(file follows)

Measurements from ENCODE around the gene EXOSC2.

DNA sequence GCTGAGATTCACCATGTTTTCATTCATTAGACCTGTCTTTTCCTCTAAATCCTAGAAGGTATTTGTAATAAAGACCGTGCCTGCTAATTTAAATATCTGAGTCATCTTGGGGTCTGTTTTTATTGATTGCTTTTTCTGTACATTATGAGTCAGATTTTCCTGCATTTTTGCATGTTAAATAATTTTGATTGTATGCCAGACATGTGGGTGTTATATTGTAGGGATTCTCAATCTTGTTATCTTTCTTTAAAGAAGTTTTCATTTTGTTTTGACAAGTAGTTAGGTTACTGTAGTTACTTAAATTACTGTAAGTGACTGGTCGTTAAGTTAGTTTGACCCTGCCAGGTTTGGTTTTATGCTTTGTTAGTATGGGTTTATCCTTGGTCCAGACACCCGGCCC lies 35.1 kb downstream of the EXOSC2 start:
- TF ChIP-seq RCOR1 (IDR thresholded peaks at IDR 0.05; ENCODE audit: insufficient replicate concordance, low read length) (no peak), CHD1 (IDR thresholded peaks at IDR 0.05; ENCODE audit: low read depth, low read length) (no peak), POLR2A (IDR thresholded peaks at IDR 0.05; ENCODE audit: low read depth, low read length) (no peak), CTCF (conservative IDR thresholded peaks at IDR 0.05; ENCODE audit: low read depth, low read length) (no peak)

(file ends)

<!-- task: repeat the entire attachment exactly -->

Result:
Measurements from ENCODE around the gene EXOSC2.

DNA sequence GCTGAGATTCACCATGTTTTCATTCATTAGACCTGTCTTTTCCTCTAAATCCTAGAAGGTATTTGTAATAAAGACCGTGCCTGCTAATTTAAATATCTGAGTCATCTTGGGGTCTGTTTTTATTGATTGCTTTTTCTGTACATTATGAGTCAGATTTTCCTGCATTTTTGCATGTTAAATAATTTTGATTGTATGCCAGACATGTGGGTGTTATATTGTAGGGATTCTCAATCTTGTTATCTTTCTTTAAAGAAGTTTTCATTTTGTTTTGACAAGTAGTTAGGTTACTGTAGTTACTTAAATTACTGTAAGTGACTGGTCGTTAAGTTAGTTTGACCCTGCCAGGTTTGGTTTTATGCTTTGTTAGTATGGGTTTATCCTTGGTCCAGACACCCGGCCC lies 35.1 kb downstream of the EXOSC2 start:
- TF ChIP-seq RCOR1 (IDR thresholded peaks at IDR 0.05; ENCODE audit: insufficient replicate concordance, low read length) (no peak), CHD1 (IDR thresholded peaks at IDR 0.05; ENCODE audit: low read depth, low read length) (no peak), POLR2A (IDR thresholded peaks at IDR 0.05; ENCODE audit: low read depth, low read length) (no peak), CTCF (conservative IDR thresholded peaks at IDR 0.05; ENCODE audit: low read depth, low read length) (no peak)